Your Best Body: No Big Deal

Don't let nerves sabotage your summer intensive audition.
Published in the December 2012/January 2013 issue.

Dancers audition for Houston Ballet's summer program. Photo by Bruce Bennett.

At 15 years old, Elizabeth Murphy gave herself an assignment: Get accepted for summer study at Pacific Northwest Ballet School. Then a student at The Rock School for Dance Education in Pennsylvania, she traveled to New York to audition.

It did not go well. “I did a développé side, the simplest thing, and just toppled over,” she remembers. “I fell again in a pirouette combination—consecutive turns from fifth. And again, during a traveling combination. At first, they were concerned, but I really knew it was bad when they weren’t even worried about me anymore. ‘Oh, that girl fell again.’ I look back now and just laugh at myself. It was probably the worst class I’ve ever taken.”

She was devastated, and skipped PNB’s audition the following year. But as time passed, Murphy came to realize the mistake she’d made: “I was thinking, ‘I need to be perfect.’ And if you have ‘perfect’ as your goal, that’s a lot harder to achieve than just doing your best. Going for more than you’re capable of can hurt you.”

Now 23, Murphy can say with confidence that she’s learned how to beat her nerves. Oh, and she’s now a corps member at Pacific Northwest Ballet.

All dancers agree: Auditions are tough. They’re also unavoidable. “No matter how good you are, this is a skill you need if you want a career in ballet,” says Allison Walsh, 27, of BalletX in Philadelphia. “There are a lot of beautiful dancers who just don’t make it because they don’t audition well.” For most dancers, chances are good that their first major audition experience will be for summer study. For many students, these programs mark the point in their training where a pastime becomes a passion. And the outcomes of the auditions are often students’ first measure of how their talent stacks up nationwide.

Which Strategies Work?

So, how do you handle the anxiety that comes with that pressure? First, recognize that any audition will be stressful, and the more you want the opportunity, the more nervous you’ll probably be. And that’s okay: Feeling slightly hyper might actually help you. Adrenaline can translate into productive energy as long as you know how to harness it so it powers you toward your goal, not away from it. Think of the challenge as something to be excited about, rather than something to fear.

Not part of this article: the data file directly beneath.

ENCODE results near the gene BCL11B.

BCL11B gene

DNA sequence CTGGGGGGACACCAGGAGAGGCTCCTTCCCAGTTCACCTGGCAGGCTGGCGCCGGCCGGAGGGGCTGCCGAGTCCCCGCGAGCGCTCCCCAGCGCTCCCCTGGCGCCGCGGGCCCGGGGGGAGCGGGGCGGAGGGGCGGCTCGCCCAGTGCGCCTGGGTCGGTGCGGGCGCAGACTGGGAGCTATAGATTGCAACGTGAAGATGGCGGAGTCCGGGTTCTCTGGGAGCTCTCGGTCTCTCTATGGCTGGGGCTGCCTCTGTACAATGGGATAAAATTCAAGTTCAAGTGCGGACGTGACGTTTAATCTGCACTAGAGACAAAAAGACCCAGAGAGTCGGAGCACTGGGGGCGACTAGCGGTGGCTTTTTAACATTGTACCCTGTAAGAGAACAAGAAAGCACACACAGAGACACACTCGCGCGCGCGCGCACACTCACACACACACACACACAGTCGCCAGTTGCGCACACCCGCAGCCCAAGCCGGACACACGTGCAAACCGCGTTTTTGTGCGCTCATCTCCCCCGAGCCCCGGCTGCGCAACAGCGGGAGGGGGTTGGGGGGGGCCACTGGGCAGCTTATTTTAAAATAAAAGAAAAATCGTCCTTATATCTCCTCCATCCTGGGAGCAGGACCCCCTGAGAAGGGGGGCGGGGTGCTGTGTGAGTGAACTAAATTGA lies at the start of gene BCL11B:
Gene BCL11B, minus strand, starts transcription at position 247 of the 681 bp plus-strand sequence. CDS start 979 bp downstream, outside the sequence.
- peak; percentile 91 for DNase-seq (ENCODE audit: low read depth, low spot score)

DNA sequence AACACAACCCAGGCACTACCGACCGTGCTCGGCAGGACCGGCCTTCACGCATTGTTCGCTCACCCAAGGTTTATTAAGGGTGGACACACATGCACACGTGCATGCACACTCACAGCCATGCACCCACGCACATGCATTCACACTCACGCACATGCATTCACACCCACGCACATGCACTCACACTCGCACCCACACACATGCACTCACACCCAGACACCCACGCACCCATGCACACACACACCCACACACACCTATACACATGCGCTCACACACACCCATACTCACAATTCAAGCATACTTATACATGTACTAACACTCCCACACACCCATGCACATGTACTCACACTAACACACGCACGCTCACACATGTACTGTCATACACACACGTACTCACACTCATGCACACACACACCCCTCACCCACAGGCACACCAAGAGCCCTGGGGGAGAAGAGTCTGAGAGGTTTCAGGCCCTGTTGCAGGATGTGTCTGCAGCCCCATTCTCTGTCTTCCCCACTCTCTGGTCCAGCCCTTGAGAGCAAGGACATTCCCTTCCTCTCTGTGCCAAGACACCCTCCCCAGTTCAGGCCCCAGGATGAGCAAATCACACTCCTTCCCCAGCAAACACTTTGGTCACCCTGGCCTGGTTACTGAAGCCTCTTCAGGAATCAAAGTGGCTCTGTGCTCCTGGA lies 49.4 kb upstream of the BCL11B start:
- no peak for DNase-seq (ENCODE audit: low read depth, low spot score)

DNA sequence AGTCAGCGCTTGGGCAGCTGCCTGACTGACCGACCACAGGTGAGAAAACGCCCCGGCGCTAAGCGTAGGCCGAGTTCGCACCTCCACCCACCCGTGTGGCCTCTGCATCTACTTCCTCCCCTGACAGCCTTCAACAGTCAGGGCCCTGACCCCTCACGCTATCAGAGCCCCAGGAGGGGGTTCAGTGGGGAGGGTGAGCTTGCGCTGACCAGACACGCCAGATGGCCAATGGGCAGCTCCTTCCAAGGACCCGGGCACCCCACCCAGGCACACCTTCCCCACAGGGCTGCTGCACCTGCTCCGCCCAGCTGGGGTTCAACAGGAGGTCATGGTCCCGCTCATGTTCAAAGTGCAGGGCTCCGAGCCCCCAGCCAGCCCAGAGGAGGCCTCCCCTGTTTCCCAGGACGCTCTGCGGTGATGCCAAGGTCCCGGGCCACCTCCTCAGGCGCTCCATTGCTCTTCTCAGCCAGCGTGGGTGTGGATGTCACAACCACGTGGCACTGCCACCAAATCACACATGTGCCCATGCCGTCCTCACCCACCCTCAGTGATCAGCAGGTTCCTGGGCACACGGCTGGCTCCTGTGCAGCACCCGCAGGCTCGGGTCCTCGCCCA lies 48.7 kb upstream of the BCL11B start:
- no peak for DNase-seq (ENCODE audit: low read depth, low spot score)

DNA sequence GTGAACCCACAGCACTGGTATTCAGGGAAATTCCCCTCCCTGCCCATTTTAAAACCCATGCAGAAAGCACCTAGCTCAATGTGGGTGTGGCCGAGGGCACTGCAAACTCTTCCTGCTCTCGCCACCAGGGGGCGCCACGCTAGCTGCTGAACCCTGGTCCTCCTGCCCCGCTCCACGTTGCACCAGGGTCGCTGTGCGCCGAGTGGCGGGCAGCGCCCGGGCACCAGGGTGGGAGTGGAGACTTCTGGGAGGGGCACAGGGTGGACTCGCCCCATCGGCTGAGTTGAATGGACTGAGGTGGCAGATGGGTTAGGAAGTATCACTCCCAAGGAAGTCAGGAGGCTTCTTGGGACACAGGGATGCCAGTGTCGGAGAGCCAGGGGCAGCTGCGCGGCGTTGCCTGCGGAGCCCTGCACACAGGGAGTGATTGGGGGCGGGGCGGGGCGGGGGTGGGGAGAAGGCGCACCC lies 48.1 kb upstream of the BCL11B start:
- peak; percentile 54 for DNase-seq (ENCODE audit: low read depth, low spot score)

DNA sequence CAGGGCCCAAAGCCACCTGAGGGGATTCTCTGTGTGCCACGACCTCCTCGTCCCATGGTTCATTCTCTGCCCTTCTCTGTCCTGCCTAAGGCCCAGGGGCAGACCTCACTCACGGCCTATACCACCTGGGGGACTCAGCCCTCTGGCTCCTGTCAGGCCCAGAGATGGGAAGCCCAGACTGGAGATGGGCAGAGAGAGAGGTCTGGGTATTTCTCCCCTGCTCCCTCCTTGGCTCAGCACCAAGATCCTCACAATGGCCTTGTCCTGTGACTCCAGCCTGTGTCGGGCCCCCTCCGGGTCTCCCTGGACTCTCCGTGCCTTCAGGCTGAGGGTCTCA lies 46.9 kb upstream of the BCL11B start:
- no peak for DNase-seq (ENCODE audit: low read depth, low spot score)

To get into that mental zone, you’ll need to avoid any outside distractions. Murphy packs her bag the night before with extra supplies and shoes. “You’ve got to prevent little situations from throwing you off,” she says. Get plenty of rest, eat a good breakfast, know exactly where you’re going and arrive early. Walsh admits that, when she needs an extra boost of self-confidence, “I’ll call my mom and have her say something nice to me.” She laughs. “That’s always helpful.”

There’s no rhyme or reason to which stomachs get butterflies, when or why. Kay Mazzo, co-chairman of faculty at the School of American Ballet, notes that “some people are never nervous, no matter what age.” At auditions, she tries to calm the room by offering a little inside information. “I start off by telling them that I did the same thing—I auditioned at their age,” she says. “Think of this as just a class you’re taking that might be a little different from what you’re used to. But the teacher isn’t expecting you to grasp everything she’s telling you.” Mazzo remembers clearly the audition she took for SAB as a Chicago ballet student at age 11. “Madame Antonina Tumkovsky gave a brisé. And I raised my hand and said, ‘I’m sorry, but I don’t know what that is!’ She said, ‘That’s alright. You don’t have to do it.’ That’s still true for young dancers. Something like that will never be a reason why we wouldn’t take a dancer.”

Frances Chiaverini, 31, and an inaugural member of Benjamin Millepied’s new company, Los Angeles Dance Project, says that auditioning is 90 percent psychological. “It’s hard to be objective about something you hold so close to your heart,” she says. “But we’re all different and we all offer different things. That can help with the feeling that you’re up against everyone else in the room. For me, it’s better to think of auditions as workshops or master classes, a chance to expose yourself to something new.”